No one expects the machinery of progress to roll backwards, but sometimes it seems that no one is watching the speedometer (or manning the brakes, assuming any exist). Is this a fair assessment? If so, should we be worried — and what can we do about it?
In this feature, experts on technology, risk, science, policy and neuroscience discuss risk, innovation and how our values affect our conceptions of both.
The Patient Protection and Affordable Care Act of 2010 is the latest milestone in a century-long struggle to reform healthcare in America and the most significant achievement in that area since President Lyndon Johnson signed Medicare and Medicaid into law in 1965. Its passage was a hard-won victory marred by compromise and sapped by a ceaseless campaign to block its passage, halt its implementation and gut its funding – a struggle that continues to this day. Already the ACA has overcome one Supreme Court challenge, with another appearance before the highest court in the land likely in 2015.
Amid all the wrangling and vitriol, it’s easy to lose track of what happened and when, but don’t worry. My latest article has you covered.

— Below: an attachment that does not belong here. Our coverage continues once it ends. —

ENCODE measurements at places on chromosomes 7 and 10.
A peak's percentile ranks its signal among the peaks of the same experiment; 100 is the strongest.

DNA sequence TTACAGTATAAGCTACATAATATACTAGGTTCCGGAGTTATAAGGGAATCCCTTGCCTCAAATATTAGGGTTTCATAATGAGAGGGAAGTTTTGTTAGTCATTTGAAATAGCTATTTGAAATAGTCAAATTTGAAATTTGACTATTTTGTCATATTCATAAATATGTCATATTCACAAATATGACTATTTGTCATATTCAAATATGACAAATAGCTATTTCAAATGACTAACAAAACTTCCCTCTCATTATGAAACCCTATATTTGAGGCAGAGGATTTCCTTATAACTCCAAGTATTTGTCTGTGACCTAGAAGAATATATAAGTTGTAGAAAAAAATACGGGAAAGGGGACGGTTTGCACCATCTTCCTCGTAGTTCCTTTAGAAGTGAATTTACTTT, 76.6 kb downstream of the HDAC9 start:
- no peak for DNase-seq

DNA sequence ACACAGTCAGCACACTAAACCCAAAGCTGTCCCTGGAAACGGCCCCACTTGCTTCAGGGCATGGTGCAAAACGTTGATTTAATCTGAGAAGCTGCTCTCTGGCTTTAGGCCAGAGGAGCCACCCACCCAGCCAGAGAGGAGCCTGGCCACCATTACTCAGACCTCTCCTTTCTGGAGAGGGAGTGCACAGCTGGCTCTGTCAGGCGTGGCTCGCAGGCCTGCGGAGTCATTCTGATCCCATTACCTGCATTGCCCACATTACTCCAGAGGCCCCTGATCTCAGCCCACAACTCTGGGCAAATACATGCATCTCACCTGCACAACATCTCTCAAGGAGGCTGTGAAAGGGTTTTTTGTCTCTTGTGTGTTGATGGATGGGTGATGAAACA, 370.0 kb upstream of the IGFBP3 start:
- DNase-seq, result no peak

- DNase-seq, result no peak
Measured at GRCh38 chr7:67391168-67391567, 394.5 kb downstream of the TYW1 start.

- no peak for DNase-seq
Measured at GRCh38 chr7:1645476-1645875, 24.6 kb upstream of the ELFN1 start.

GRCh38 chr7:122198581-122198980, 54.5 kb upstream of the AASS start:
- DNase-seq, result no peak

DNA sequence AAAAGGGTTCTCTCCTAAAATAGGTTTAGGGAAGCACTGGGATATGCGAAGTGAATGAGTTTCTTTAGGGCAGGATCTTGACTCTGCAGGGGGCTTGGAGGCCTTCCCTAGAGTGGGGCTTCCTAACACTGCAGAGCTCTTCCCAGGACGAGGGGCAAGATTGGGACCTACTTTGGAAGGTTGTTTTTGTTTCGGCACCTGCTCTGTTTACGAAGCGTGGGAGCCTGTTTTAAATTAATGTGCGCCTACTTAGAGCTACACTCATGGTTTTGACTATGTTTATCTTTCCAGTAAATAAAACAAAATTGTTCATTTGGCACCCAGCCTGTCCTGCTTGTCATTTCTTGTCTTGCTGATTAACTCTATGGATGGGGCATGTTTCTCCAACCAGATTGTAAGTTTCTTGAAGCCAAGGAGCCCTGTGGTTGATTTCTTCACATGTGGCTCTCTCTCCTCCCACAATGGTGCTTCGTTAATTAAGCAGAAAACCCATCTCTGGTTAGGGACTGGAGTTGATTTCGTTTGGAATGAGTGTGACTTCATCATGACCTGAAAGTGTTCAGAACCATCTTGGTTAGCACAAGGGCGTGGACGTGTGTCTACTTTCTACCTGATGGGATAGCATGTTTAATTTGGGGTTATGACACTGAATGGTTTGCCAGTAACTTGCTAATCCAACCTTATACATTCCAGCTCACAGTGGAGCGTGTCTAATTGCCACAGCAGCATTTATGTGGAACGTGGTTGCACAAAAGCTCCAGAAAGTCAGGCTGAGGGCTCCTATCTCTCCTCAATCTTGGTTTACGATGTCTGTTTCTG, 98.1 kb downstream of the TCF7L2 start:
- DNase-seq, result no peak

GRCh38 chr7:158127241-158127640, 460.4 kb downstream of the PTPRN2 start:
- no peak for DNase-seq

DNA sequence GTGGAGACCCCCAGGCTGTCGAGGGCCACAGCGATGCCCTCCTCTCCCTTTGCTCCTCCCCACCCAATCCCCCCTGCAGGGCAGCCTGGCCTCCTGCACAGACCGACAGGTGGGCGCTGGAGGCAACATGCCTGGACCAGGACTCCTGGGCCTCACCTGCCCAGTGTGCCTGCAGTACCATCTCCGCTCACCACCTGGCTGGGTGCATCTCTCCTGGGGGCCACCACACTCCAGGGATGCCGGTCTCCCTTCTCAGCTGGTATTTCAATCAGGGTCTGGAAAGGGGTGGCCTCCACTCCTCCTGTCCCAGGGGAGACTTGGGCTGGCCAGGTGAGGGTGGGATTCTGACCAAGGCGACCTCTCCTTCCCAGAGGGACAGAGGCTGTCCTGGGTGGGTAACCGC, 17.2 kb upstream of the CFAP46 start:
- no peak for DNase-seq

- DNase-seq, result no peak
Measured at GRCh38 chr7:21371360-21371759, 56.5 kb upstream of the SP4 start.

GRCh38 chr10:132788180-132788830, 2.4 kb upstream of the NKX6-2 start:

Ambrose Bierce called insurance “an ingenious modern game of chance in which the player is permitted to enjoy the comfortable conviction that he is beating the man who keeps the table.” Liability auto insurance can shield you from the worst financial fallout of an accident, but it’s still a long shot that you’ll need it. When buying a policy, consider: How lucky do you feel, and how much do you stand to lose?
Paying auto insurance premiums month after month can be a bitter pill to swallow. It’s like a bet you’re never allowed to collect on because, if you do, chances are you’re premiums will go up. Maybe the pill would go down a bit easier if we better understood how the odd little people in the green visors calculate our premiums.